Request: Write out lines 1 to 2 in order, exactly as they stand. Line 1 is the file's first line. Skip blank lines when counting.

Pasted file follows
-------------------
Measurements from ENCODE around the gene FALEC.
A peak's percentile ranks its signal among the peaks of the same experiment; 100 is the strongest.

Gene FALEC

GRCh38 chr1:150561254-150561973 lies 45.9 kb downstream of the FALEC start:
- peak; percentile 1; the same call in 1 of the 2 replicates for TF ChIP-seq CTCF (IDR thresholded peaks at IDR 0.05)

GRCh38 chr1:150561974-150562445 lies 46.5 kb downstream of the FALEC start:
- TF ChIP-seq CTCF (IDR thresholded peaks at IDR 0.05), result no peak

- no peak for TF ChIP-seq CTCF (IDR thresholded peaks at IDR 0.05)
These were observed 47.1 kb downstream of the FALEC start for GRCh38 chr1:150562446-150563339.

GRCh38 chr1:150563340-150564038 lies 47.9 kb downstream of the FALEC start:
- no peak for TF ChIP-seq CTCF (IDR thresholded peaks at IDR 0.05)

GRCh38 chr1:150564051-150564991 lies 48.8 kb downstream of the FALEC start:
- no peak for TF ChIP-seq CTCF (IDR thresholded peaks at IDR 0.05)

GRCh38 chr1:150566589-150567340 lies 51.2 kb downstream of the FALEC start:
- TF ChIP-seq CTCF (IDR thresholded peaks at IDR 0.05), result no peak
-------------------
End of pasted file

Measurements from ENCODE around the gene FALEC.
A peak's percentile ranks its signal among the peaks of the same experiment; 100 is the strongest.